The Meeting of Leo the Great and Attila
Raphael - The Meeting of Leo the Great and Attila.jpg
ArtistRaphael
Year1513-1514
TypeFresco
Dimensions500 cm × 750 cm (200 in × 300 in)
LocationApostolic Palace, Vatican City

The Meeting of Leo I and Attila is a fresco by the Italian Renaissance artist Raphael. It was painted from 1513 to 1514 as part of Raphael's commission to decorate the rooms that are now known as the Stanze di Raffaello, in the Apostolic Palace in the Vatican. It is located in the Stanza di Eliodoro, which is named after The Expulsion of Heliodorus from the Temple.

The painting depicts the meeting between the Pope Leo I and Attila the Hun , which took place in 452 in northern Italy.[1] Initially, Raphael depicted Leo I with the face of Pope Julius II but after Julius' death,[1] Raphael changed the painting to resemble the new pope, Leo X.[2] Leo X appears both as cardinal and as pope.[2][3] The images of Saint Peter and Saint Paul appear in the sky bearing swords, and were said to have helped keep the king of the Huns from invading Italy.[1]

The left half of the painting is mainly by Raphael, with only minimal work by his students.[2] The result of this fresco exhibits great artistic skill, due to the usage of dark and light pigments which amplify the peaceful and the aggressive movements. It showcases a comparison of good and evil, which ties in the political and religious perspective of the Pope, who commissioned the work.[4]

Historical Context

In 1514, the Pope hired young Raphael to reimagine the project to decorate the rooms of the Vatican as the chief architect.[5][6] Perhaps, due to Raphael's family's success in the arts, he was given the opportunity to be commissioned for the paintings in the Vatican. However, Raphael had also proven himself to be a more successful painter than his father, while still in his teenage years.[5] Once he was the chief architect for the Vatican, it resulted in the destruction of the previous frescoes that had been created in the Vatican, and marked the time in which Raphael began to create the famous Vatican frescoes that still exist today. Though Raphael is mostly attributed for the creation of The Meeting of Leo the Great and Attila, his assistants painted much of it, as he directed, and they continued to finish the project even after his early death. Some of the accredited assistants include: Raffaellino del Colle, Giulio Romano, and Gianfrancesco Penni.[7] This fresco, amongst the others in the Room of Heliodorus glorified the Church.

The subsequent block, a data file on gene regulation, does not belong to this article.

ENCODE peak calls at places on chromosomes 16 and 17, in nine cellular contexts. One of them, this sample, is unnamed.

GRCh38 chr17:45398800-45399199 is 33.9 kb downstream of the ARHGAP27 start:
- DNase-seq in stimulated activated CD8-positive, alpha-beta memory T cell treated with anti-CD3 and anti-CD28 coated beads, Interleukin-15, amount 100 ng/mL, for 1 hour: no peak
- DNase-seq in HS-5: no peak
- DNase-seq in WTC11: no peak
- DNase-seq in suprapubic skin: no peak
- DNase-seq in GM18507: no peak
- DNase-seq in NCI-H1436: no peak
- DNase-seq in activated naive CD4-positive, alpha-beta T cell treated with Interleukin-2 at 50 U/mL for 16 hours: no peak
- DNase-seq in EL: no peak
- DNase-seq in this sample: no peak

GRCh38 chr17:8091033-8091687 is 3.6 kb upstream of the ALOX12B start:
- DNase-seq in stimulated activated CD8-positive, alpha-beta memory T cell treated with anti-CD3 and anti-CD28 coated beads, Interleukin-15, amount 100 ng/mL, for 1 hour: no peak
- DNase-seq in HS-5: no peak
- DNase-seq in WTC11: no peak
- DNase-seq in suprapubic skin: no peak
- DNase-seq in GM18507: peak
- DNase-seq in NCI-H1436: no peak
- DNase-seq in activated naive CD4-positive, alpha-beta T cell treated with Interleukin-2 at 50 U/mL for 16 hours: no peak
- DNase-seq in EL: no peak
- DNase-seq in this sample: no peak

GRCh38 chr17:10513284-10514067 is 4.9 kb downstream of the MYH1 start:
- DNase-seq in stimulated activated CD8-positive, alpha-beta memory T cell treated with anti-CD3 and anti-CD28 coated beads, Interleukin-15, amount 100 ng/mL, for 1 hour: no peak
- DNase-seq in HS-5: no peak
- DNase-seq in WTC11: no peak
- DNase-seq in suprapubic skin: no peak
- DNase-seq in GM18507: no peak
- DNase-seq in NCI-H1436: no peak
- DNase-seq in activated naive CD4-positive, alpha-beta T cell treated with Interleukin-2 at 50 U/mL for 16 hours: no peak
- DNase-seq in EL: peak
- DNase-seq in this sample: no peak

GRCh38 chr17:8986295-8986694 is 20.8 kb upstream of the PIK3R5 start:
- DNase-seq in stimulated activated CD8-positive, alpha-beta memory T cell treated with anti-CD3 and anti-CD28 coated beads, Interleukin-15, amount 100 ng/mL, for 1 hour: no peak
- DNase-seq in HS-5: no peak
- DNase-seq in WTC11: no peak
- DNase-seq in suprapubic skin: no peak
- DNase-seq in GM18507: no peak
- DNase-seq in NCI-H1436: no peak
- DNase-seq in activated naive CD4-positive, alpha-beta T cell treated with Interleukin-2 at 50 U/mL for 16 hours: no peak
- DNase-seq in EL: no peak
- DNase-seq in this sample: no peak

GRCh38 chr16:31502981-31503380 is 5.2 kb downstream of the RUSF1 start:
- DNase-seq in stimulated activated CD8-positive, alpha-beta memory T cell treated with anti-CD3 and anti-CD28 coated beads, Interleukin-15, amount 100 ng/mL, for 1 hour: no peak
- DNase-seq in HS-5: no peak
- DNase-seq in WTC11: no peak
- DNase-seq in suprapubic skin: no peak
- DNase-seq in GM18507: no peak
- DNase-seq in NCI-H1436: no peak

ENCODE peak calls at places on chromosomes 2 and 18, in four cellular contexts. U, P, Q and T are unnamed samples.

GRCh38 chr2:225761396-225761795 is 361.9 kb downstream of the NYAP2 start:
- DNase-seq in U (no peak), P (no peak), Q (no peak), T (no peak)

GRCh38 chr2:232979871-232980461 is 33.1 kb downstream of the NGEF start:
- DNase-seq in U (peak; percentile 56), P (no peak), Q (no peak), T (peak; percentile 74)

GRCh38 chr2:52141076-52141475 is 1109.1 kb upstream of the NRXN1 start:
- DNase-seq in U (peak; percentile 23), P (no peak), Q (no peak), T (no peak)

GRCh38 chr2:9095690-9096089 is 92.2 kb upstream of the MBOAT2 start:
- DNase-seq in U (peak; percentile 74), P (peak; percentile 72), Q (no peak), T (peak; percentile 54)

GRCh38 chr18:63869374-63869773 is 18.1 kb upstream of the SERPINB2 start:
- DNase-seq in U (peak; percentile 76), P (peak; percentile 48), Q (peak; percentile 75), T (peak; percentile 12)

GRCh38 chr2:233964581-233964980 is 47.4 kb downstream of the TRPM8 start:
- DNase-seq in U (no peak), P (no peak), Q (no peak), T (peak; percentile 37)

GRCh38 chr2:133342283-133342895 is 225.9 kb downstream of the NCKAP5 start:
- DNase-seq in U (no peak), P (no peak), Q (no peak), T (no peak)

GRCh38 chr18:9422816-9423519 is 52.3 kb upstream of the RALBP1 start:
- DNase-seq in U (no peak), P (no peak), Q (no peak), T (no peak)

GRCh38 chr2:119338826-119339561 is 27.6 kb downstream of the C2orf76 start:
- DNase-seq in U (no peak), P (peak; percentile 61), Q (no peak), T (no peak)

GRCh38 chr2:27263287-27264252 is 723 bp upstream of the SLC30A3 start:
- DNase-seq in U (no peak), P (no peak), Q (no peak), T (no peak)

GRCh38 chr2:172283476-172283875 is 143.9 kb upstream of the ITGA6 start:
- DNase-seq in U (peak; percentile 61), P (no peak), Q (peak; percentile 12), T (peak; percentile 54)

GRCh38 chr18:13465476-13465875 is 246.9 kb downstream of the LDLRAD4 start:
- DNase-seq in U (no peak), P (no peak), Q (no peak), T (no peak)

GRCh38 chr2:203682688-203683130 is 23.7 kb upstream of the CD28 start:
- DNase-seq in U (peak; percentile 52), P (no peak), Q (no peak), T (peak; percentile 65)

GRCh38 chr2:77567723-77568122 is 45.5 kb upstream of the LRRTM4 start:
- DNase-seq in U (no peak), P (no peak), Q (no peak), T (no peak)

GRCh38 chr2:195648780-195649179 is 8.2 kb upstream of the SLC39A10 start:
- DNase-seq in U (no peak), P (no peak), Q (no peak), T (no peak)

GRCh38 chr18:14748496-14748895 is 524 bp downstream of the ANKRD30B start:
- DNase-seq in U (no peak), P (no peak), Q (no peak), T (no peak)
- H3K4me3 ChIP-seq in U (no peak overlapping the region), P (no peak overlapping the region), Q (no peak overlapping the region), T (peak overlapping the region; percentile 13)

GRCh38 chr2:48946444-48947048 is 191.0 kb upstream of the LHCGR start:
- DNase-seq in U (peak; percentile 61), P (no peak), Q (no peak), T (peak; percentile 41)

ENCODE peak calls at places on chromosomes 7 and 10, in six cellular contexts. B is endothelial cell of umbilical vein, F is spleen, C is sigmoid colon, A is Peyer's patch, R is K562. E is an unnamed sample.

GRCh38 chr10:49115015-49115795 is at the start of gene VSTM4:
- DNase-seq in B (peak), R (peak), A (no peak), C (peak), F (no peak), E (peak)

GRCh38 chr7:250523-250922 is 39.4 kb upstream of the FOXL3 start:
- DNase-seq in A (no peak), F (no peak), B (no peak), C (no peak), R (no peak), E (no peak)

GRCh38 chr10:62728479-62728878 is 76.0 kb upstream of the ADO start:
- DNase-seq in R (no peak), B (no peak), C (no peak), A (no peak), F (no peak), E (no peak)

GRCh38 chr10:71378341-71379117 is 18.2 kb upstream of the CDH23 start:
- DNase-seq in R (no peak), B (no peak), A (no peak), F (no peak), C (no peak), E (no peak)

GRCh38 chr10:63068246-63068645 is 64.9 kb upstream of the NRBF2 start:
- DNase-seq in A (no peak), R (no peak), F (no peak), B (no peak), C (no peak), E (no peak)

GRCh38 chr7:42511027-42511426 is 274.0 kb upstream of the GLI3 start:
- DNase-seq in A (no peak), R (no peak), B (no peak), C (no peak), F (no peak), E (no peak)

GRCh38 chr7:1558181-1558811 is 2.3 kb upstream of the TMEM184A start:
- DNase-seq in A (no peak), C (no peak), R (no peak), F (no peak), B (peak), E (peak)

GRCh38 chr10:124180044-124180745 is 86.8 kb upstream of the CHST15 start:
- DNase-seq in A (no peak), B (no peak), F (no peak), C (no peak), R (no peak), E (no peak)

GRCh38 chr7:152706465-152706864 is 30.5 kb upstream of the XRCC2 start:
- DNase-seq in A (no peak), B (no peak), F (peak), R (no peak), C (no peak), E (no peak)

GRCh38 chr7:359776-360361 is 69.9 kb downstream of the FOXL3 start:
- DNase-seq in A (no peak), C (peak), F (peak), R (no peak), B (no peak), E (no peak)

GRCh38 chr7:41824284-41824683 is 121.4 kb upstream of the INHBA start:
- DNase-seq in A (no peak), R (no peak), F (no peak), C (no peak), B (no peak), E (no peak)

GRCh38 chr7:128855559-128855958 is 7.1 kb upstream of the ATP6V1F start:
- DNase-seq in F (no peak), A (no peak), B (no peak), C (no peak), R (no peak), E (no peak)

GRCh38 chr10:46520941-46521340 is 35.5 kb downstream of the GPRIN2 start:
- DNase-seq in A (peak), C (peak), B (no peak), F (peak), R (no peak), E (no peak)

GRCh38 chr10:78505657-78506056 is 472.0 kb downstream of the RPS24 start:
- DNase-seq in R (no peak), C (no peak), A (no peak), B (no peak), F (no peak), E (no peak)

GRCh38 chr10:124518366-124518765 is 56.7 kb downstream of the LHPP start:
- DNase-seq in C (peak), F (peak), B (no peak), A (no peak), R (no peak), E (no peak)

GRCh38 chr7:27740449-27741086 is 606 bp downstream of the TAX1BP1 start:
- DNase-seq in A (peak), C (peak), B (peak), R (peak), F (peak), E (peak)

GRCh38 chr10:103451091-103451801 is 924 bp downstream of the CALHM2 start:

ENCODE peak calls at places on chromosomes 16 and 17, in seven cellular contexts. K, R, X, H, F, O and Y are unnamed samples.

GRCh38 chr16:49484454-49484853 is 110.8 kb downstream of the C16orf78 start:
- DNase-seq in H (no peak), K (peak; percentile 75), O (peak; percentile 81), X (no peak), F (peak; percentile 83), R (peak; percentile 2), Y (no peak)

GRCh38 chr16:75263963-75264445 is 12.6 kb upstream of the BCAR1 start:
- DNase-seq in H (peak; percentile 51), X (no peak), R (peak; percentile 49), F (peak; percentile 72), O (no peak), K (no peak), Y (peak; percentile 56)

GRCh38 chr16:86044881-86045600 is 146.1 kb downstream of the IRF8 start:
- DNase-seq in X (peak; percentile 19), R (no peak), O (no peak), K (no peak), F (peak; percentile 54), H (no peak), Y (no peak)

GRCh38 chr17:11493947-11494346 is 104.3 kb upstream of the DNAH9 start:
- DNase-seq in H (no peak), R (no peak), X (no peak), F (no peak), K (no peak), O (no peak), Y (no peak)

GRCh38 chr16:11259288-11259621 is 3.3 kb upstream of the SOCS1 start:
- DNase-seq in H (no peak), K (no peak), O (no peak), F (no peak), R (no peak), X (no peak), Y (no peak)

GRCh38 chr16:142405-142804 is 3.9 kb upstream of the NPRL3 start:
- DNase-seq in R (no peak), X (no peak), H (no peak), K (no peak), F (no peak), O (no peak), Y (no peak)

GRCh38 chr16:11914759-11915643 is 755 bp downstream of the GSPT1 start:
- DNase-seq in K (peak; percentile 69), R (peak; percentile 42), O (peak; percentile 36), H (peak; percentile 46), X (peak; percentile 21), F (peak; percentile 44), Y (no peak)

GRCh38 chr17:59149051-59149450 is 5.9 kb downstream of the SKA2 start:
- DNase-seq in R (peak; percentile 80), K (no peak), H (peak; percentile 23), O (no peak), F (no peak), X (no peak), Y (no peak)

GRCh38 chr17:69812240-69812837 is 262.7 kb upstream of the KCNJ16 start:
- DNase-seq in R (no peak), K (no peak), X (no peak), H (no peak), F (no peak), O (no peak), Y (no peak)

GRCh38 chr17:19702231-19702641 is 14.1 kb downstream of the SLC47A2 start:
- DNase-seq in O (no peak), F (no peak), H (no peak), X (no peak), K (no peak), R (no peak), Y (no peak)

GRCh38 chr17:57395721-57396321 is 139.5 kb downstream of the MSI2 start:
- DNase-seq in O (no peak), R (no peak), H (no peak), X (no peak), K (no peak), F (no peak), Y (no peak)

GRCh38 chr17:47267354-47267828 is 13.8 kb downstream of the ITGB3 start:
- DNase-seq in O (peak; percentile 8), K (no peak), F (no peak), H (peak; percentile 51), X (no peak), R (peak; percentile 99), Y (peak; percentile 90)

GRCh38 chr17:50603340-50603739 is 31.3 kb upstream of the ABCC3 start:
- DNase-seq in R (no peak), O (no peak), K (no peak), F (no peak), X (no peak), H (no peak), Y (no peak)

Subject

The main figure in this painting is Attila, the king of the Huns, who began to seriously threaten Italy in 452 AD. Pope Leo I was sent out to meet the Hun king and to attempt to persuade him to spare Italy. Their meeting is thought to have taken place near Mantua. This area was known for its association to Christianity, adding to the symbolism of finding a peaceful resolve. The logistical reality, however, of the Huns invasion was perhaps the ultimate reason for their withdraw from the peninsula.

The other major figure was Leo I, who reigned from 440. Both the pope and the general Roman public found that it would be best to work towards peace, even by means of begging. Pope Leo I led in hopes to come to an agreement where violence was avoided. The result was peaceful, as the Pope's approach to the situation allowed Attila to cease any plans of warfare.[7]

The Emperor of Rome realized that the odds of them being victorious against Attila and the Huns was slim, and yet Leo exhibited bravery, because he relied on his faith when going against this great foe.[8]

Interpretation

The moment that is shown in this fresco includes political and faith-based themes because of the contrast of the agitated Huns and the religious authorities.[6] Though a battle was expected, Attila the Hun decided to not engage in battle, and there have been various perspectives as to why he changes his mind. Historians prefer the explanation that the Huns withdrew because they may have suffered from lack of food and care, leading them to be ill or hungry. Though this seems to be an explanation that can be easily understood, there is not sufficient evidence to even prove that the Huns were lacking food at all in the northern region of Italy where they were located. This estimation of their location resulted from the careful calculations of academics who were not convinced that God was the only force working to keep Attila and the Huns from fighting.[9]